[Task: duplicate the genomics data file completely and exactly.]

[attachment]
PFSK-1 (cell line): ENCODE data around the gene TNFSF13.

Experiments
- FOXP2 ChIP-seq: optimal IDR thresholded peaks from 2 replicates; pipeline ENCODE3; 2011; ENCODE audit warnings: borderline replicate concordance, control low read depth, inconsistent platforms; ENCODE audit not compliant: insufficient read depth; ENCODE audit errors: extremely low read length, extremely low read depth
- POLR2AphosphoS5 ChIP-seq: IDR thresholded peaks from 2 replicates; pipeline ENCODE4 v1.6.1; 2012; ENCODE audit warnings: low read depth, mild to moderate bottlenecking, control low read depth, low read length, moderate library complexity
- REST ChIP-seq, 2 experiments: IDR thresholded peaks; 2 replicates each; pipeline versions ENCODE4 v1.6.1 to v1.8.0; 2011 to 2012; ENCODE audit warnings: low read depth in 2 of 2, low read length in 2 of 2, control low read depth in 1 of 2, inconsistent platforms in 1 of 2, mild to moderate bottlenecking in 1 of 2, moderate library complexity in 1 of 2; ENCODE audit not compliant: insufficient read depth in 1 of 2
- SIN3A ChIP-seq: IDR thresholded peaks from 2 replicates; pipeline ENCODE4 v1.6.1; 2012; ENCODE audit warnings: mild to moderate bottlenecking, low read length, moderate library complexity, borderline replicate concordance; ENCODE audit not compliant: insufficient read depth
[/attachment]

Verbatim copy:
PFSK-1 (cell line): ENCODE data around the gene TNFSF13.

Experiments
- FOXP2 ChIP-seq: optimal IDR thresholded peaks from 2 replicates; pipeline ENCODE3; 2011; ENCODE audit warnings: borderline replicate concordance, control low read depth, inconsistent platforms; ENCODE audit not compliant: insufficient read depth; ENCODE audit errors: extremely low read length, extremely low read depth
- POLR2AphosphoS5 ChIP-seq: IDR thresholded peaks from 2 replicates; pipeline ENCODE4 v1.6.1; 2012; ENCODE audit warnings: low read depth, mild to moderate bottlenecking, control low read depth, low read length, moderate library complexity
- REST ChIP-seq, 2 experiments: IDR thresholded peaks; 2 replicates each; pipeline versions ENCODE4 v1.6.1 to v1.8.0; 2011 to 2012; ENCODE audit warnings: low read depth in 2 of 2, low read length in 2 of 2, control low read depth in 1 of 2, inconsistent platforms in 1 of 2, mild to moderate bottlenecking in 1 of 2, moderate library complexity in 1 of 2; ENCODE audit not compliant: insufficient read depth in 1 of 2
- SIN3A ChIP-seq: IDR thresholded peaks from 2 replicates; pipeline ENCODE4 v1.6.1; 2012; ENCODE audit warnings: mild to moderate bottlenecking, low read length, moderate library complexity, borderline replicate concordance; ENCODE audit not compliant: insufficient read depth